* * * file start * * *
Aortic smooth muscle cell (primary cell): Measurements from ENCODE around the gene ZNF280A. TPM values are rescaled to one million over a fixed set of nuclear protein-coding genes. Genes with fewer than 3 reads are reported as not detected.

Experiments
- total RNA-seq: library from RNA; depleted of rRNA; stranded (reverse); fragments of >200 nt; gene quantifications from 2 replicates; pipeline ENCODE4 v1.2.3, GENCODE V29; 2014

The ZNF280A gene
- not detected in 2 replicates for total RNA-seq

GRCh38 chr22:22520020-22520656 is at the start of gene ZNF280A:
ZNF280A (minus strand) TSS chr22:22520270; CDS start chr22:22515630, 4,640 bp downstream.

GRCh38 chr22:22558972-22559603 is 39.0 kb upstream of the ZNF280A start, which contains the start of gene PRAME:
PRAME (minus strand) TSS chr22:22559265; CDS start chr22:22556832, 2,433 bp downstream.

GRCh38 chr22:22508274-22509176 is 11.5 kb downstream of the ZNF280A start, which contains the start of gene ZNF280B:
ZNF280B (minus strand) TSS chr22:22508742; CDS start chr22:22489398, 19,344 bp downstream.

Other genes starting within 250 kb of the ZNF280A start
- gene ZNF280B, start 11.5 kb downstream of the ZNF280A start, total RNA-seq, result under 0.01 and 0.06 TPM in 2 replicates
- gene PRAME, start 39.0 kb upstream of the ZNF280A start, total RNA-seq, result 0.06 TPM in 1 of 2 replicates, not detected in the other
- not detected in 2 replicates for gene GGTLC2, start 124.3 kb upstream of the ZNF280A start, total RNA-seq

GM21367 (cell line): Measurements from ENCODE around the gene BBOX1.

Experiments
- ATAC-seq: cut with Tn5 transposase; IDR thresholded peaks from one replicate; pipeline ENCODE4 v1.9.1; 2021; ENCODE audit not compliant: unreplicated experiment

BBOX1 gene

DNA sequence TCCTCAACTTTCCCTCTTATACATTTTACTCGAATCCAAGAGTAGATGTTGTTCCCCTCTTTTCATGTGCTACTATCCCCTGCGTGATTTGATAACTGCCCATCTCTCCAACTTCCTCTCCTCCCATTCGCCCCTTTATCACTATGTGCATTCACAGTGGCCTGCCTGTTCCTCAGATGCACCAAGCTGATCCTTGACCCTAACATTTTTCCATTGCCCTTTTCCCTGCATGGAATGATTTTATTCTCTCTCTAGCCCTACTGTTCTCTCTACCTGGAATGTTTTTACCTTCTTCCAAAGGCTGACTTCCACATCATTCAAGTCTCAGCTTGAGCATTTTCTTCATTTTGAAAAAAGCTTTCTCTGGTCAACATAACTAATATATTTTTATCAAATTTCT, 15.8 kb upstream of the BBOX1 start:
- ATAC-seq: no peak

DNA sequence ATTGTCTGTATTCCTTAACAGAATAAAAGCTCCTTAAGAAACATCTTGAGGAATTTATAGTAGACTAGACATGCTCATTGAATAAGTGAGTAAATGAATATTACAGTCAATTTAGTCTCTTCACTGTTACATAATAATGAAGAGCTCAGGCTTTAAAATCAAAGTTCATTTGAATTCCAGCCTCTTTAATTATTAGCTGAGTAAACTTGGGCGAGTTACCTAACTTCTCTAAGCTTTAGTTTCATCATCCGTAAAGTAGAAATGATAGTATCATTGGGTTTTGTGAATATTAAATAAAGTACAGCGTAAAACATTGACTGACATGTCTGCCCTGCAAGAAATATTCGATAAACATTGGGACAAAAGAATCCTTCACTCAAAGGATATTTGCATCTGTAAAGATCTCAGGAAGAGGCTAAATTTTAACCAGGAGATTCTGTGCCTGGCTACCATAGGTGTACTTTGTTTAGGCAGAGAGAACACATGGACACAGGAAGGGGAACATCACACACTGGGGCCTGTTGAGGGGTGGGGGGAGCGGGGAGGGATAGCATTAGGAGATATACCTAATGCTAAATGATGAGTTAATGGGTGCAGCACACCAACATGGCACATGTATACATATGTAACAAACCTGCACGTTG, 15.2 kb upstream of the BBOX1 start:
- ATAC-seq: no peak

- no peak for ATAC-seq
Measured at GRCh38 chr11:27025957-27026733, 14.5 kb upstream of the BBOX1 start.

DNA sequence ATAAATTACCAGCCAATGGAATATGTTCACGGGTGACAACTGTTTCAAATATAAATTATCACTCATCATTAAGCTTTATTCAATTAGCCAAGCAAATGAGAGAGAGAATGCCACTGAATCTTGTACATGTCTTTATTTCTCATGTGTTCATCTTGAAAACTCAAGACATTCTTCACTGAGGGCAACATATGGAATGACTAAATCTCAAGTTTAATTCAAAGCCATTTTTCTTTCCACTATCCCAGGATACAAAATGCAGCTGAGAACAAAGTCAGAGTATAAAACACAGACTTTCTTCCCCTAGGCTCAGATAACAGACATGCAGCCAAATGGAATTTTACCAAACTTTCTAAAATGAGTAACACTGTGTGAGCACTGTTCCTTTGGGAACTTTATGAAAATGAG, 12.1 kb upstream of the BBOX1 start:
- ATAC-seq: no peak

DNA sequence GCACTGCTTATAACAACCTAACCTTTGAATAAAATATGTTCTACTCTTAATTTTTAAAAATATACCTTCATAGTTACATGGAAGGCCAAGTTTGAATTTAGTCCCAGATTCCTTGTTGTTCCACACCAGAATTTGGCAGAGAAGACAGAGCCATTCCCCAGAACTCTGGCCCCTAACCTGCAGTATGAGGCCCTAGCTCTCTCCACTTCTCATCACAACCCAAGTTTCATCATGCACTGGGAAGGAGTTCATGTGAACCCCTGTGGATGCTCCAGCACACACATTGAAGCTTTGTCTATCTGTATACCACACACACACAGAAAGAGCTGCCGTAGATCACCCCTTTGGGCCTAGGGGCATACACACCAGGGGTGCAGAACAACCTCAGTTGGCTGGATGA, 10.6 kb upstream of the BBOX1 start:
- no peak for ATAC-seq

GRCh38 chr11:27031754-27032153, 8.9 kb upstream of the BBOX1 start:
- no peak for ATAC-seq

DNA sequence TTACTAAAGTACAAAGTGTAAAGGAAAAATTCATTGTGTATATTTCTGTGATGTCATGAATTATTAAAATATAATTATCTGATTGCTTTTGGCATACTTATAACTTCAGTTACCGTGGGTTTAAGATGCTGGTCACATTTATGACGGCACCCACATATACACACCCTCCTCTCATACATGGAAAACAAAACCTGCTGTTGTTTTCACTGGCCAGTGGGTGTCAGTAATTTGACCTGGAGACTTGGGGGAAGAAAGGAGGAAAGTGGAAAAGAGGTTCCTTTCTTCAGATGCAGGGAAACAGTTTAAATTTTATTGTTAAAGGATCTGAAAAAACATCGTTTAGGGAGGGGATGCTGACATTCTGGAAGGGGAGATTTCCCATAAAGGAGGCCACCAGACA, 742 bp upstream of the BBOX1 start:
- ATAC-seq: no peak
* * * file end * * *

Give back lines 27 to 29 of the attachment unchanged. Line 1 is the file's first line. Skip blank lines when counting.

- ATAC-seq: no peak

DNA sequence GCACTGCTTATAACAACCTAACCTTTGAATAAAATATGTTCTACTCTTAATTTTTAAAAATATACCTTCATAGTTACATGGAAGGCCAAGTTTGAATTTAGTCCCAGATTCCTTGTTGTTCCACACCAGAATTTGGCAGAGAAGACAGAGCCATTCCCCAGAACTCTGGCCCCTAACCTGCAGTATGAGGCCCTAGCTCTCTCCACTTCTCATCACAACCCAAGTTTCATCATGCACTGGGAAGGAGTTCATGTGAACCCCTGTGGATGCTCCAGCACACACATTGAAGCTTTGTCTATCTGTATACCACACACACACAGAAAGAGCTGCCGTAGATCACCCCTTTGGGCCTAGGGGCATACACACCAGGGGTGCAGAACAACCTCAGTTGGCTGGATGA, 10.6 kb upstream of the BBOX1 start:
- no peak for ATAC-seq